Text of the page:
Multi-species methods: participatory research and the more-than-human
Widespread interest in challenging the traditional divides between humans and non-humans has contributed to a growing push for methods that can work with the distributed knowledges, experiences and values of our multi-species worlds. In response, proposals for the development of etho-ethnology and ethno-ethology (Lestel et al. 2006), multi-species ethnography (Kirksey and Helmreich 2010) and zoömusicology (Taylor 2013), amongst others, have augmented, hybridised and remade methodological repertoires. Participatory research methods have a long history of grappling with problems around who is understood 'to know' within the research process. These methods challenge what kinds of knowledges are seen to be legitimate, while also attending to the problems of producing knowledge within contexts of stubborn inequality. As a result, an engagement with the various debates that have taken place within participatory research offer a rich opportunity for those working with non-human others to reflect on their methodologies in complex and sophisticated ways. This paper analyses the outcomes from a recent research project that explored the potential for developing more-than-human participatory approaches. Over the course of four workshops, the team drew on participatory design, participatory action research and ethical frameworks for community-based participatory research to frame their encounters with dogs, bees, trees and water. Discussing some of the affordances and frictions that we experienced in this process, Michelle will draw out some of the consequences of trying to think the 'more-than-human' and 'participatory research' together. Throughout Michelle pays particular attention to the ways our preconceptions around 'who knows' were tested, expanded and confounded by our immersive experiences in more-than-human worlds.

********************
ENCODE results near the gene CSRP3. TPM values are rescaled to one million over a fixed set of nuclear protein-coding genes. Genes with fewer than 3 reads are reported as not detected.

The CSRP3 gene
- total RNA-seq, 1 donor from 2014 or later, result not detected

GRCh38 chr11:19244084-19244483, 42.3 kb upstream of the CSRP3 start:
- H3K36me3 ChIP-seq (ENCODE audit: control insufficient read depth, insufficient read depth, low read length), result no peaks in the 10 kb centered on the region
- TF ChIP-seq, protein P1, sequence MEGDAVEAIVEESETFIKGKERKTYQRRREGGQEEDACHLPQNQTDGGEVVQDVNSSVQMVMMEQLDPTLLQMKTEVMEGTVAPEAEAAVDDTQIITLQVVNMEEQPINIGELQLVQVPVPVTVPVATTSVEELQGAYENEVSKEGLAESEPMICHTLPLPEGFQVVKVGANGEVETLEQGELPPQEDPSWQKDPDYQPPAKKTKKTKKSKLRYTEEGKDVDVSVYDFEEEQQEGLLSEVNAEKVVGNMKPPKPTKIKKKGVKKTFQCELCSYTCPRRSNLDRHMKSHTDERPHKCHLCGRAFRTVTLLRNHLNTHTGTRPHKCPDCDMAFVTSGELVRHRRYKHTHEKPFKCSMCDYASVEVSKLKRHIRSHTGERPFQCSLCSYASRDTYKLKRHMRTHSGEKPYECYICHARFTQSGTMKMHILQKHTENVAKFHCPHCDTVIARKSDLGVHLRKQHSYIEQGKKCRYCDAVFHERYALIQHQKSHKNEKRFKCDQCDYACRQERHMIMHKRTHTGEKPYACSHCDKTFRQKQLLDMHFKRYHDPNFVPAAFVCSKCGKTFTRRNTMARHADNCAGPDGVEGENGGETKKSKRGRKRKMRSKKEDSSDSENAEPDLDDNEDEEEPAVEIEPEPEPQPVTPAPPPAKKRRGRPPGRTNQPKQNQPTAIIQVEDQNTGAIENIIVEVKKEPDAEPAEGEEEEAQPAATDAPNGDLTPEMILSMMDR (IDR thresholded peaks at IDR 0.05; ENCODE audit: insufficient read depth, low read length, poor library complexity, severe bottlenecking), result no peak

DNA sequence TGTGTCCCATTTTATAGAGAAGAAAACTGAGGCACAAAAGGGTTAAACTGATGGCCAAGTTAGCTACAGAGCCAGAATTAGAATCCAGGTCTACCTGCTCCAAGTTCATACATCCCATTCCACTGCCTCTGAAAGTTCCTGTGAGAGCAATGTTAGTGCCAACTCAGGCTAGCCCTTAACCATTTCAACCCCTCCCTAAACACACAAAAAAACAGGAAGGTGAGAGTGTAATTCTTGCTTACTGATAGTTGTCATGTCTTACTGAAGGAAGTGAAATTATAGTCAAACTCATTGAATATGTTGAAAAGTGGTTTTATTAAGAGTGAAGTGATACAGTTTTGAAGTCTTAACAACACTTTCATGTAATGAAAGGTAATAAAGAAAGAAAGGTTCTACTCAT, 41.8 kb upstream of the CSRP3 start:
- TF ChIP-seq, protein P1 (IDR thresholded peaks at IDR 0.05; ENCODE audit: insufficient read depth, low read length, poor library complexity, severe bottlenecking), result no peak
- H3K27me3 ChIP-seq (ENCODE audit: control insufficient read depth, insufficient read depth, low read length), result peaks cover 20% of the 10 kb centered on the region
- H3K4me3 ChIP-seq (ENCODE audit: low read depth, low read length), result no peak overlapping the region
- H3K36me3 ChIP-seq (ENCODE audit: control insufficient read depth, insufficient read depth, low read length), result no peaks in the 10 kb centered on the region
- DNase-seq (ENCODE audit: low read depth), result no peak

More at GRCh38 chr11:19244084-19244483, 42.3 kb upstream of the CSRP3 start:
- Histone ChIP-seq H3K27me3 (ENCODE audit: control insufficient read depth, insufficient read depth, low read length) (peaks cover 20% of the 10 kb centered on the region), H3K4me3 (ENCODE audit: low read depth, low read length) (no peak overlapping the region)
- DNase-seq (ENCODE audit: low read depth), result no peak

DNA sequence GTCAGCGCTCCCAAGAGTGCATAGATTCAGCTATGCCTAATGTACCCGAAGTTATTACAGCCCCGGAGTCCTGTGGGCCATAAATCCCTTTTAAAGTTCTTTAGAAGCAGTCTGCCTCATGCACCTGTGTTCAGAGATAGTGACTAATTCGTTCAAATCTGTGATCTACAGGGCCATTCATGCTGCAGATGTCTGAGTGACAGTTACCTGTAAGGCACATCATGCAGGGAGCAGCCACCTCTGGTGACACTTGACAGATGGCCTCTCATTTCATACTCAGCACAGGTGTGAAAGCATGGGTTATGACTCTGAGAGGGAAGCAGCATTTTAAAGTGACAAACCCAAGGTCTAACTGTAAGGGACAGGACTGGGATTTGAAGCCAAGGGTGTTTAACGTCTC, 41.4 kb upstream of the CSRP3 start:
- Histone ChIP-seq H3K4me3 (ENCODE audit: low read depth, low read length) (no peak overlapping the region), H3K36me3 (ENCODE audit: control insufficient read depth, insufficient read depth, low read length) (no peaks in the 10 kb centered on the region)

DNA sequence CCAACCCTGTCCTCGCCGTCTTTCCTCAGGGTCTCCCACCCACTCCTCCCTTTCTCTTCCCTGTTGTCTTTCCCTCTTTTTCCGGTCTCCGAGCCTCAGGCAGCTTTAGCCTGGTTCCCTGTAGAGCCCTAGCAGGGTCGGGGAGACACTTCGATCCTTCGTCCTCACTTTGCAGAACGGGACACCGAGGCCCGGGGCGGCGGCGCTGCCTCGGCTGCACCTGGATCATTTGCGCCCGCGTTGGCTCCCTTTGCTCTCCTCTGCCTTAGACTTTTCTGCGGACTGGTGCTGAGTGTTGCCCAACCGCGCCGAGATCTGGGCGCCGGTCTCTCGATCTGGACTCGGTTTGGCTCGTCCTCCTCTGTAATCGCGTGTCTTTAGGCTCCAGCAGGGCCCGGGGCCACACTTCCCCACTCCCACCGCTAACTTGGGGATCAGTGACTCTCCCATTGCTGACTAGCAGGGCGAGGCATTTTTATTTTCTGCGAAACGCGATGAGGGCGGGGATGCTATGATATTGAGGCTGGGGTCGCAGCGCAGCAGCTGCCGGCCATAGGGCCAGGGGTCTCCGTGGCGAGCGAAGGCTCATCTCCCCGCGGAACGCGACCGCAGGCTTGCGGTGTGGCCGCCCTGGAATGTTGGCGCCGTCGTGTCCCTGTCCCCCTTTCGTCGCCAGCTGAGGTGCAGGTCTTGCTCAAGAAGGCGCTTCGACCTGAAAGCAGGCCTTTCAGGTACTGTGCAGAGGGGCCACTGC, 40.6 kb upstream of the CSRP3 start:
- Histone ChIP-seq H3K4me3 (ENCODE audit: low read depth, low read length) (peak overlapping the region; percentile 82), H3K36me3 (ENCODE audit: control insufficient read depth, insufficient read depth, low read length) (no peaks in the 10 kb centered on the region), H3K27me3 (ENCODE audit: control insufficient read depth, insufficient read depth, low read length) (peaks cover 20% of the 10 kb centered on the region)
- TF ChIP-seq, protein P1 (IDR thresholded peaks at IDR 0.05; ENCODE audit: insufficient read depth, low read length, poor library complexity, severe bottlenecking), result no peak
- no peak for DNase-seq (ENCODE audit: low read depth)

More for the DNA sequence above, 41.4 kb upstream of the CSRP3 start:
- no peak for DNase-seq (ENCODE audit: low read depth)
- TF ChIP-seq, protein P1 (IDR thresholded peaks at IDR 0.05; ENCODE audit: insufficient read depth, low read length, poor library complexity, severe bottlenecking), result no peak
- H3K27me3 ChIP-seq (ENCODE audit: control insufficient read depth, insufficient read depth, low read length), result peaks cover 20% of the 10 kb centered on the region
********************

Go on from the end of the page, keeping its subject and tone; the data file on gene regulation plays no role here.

Michelle Bastian is a Chancellor's Fellow at the Edinburgh College of Art, University of Edinburgh. Her work focuses on the role of time in social practices of inclusion and exclusion. She has explored this in a wide variety of contexts including: feminist theories of community, local food, critical clocks, extinctions, transition towns and sustainable economies. Some of her more recent work has been published in Time & Society; Theory, Culture & Society; and the Journal of Environmental Philosophy.
Tuesday 24 March, 1-2.15pm
Frank Tate Meeting Room
Level 9, 100 Leicester Street
Melbourne Graduate School of Education
The University of Melbourne
PARKVILLE VIC 3010
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